KOKOMO, Ind. – How do the United States’s leaders make foreign policy decisions? What factors do they consider when determining if diplomacy is the correct course of action, or if sanctions or military action should be implemented?
Students in an Indiana University Kokomo class in U.S. foreign policy take on the roles of the president, vice-president, and advisors in National Security Council briefings, immersing themselves in the decision-making process, with real-life situations.
“It’s the difference between reading a novel, or being inserted in it,” said Andy Tuholski, visiting lecturer in political science. “They are active characters with agency. They are touching on a lot of issues we’re learning about in our reading, lectures, and written assignments. This is their opportunity to apply it.”
Through the semester, students simulate security council meetings on a variety of topics, including asylum seekers at the southern border, and Israeli and Palestinian conflict. In today’s simulation, they are debating how to deal with a possible violation of nuclear nonproliferation agreements by Iran. All the scenarios are drawn from real life, and students come in with a position paper based on his or her assigned role.
Senior Madi Guffey, Carmel, is the president, with Andrea Saylor, a junior from Terre Haute, as vice-president.
Guffey begins by asking each person on the council to state his or her opening position, and then setting up group discussions — one for those leaning more towards diplomacy, and one for those who favor military action of some kind.
“It opens our eyes to how difficult making these decisions really is,” Guffey said. “It takes a lot of people skills to work with others, even if you don’t agree with them. We have to come up with a good compromise.”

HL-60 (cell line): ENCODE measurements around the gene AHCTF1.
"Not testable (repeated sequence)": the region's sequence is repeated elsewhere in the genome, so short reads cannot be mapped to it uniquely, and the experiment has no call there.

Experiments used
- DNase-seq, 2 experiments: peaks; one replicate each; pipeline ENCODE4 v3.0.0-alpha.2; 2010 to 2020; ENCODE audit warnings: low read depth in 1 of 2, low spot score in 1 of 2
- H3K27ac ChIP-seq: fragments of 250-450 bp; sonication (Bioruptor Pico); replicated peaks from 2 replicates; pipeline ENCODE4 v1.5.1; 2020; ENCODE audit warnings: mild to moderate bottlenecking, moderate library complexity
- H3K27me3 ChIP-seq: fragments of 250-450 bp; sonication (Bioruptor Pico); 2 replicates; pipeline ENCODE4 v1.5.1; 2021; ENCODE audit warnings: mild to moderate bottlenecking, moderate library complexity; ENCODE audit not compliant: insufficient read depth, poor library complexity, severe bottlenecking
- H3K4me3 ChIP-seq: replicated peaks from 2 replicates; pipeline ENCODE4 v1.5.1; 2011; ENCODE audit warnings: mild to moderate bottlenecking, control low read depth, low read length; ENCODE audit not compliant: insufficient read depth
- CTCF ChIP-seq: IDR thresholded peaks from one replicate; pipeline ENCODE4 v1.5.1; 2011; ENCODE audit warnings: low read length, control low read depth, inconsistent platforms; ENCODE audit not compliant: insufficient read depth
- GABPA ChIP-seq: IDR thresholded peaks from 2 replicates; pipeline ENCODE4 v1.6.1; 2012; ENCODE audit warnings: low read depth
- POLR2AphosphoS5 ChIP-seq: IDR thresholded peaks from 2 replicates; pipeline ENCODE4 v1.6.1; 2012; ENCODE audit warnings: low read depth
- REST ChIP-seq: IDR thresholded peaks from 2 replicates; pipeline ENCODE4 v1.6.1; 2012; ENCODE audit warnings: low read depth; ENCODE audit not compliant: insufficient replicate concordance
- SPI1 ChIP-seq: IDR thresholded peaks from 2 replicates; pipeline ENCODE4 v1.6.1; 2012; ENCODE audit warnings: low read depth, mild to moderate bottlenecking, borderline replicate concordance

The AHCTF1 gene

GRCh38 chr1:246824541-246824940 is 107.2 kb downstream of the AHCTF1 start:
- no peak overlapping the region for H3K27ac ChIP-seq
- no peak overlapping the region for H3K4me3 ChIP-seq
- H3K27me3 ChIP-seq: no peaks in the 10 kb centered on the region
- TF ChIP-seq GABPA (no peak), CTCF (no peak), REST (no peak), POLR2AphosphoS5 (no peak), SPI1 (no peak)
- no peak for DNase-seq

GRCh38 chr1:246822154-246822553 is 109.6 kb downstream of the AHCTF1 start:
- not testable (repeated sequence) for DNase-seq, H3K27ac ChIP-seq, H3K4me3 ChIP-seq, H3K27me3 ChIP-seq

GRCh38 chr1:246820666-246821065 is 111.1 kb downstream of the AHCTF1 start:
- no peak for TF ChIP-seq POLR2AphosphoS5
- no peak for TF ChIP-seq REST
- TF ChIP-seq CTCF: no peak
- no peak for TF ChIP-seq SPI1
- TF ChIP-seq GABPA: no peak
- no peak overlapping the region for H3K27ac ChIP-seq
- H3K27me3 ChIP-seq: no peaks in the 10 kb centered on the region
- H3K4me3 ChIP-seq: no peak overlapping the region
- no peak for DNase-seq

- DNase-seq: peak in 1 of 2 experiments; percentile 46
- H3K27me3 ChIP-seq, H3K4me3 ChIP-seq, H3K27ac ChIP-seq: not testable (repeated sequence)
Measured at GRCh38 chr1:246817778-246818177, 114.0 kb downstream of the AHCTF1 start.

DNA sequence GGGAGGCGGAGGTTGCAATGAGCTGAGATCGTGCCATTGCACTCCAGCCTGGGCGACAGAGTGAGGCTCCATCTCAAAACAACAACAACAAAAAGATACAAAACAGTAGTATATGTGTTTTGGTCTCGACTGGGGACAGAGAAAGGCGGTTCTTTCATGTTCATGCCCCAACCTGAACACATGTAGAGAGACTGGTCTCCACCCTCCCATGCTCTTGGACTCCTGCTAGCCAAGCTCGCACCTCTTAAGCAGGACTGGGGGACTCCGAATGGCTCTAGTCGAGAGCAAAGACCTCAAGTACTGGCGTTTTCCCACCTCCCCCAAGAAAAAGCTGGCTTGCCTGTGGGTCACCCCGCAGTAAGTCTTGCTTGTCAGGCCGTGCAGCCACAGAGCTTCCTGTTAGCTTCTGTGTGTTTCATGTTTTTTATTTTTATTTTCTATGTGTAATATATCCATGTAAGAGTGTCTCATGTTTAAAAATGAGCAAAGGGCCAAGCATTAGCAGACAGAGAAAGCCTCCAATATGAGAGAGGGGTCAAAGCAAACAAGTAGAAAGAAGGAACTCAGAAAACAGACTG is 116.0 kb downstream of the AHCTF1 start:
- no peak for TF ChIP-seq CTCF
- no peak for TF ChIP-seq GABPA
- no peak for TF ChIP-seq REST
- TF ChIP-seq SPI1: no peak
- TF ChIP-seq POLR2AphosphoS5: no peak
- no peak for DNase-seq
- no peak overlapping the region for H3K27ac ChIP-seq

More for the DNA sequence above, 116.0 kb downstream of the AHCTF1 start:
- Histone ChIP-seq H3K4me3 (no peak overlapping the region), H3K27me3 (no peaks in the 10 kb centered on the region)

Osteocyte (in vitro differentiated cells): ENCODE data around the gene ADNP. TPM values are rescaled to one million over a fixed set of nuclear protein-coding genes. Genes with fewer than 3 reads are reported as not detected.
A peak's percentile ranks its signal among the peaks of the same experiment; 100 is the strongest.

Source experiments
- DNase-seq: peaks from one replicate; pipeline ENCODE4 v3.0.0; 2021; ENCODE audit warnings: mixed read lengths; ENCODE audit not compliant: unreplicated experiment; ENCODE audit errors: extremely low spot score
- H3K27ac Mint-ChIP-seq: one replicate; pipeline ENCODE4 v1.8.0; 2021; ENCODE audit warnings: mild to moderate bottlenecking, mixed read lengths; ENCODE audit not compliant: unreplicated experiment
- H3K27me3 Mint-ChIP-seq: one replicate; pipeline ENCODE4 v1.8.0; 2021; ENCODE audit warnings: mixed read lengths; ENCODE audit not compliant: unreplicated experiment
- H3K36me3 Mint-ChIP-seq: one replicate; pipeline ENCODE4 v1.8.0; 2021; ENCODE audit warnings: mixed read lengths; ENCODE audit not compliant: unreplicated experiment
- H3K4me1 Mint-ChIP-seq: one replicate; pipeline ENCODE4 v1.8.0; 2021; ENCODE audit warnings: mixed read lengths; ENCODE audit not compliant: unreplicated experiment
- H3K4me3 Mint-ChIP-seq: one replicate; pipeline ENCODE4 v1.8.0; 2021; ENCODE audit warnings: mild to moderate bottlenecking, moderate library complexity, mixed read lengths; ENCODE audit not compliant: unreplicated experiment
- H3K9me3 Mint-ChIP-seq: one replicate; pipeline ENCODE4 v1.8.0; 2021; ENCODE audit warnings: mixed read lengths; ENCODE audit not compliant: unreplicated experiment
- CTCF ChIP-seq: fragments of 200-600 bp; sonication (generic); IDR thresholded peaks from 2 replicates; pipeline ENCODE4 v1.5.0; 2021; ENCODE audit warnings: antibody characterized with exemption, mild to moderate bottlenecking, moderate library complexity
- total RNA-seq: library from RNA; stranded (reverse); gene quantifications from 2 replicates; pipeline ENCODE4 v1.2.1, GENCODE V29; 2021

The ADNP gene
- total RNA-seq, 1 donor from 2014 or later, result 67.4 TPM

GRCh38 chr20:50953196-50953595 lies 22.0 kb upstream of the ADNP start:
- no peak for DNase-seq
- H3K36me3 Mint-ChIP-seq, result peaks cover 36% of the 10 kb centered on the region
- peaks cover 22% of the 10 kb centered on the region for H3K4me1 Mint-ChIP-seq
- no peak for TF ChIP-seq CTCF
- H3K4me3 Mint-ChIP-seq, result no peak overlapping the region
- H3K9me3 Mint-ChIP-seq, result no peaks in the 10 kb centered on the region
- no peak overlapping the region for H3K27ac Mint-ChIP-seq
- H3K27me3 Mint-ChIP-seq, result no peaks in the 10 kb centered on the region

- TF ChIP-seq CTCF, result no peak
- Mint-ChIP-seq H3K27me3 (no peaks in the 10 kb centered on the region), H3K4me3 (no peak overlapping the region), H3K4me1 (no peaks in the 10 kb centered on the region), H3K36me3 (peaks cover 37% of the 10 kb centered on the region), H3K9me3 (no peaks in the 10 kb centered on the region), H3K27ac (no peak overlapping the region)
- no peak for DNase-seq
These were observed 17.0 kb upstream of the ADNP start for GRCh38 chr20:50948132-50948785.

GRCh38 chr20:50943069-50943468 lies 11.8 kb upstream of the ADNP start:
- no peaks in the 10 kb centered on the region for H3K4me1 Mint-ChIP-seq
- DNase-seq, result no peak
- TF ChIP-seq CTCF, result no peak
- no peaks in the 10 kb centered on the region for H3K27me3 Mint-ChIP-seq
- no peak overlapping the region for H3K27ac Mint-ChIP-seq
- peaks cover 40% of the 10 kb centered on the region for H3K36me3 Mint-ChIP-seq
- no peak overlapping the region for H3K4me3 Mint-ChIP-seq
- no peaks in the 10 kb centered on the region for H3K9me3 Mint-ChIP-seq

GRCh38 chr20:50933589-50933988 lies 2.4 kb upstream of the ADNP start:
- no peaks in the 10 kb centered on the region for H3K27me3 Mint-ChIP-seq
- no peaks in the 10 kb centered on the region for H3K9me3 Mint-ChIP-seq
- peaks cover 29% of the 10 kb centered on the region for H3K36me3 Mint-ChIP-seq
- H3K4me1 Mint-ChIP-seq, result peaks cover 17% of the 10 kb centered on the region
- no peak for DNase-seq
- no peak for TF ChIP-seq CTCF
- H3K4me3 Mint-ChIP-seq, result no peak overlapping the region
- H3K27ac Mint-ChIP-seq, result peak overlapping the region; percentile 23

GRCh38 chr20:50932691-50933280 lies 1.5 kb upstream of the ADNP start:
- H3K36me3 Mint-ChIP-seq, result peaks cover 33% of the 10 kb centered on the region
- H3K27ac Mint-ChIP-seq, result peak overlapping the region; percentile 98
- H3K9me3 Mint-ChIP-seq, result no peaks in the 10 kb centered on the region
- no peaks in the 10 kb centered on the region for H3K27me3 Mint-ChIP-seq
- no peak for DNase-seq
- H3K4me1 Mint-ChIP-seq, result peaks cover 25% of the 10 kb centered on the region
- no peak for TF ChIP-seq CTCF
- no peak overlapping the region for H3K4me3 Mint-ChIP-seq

Saylor noted that the simulations feel very real and can be stressful.
“This puts us in a position to consider a lot of outside factors you normally don’t think about, even from reading in the news about foreign policy,” she said. “It’s really immersive, and it feels like we really have to figure this policy out. It’s scary to think we’re considering policies that could cause mass loss of lives, and that real politicians have to make these kinds of judgments in a short period of time, maybe with not a lot of information.”
Saylor said they’re also learning that as part of a team, everyone has to show up prepared, and also be ready to consider viewpoints other than their own.
“It teaches you respect for your teammates, and to be ready to know what you are talking about,” she said. “It helps you figure out what you can do to convince people to agree with you. You’re learning to work with people and try to rally toward a goal.”
Senior Aaron Stanley, Kokomo, serving as chairman of the joint chiefs of staff, said in his role he had to argue for military action, which would not have been his personal position.
“It gives us a more nuanced understanding of world events, and makes us occupy a certain viewpoint,” he said. “It’s good for your critical thinking skills.”
“They come up with some creative, out-of-the box ideas,” Tuholski said. “It’s a pretty empowering exercise. It’s better than listening to a lecture for 75 minutes. “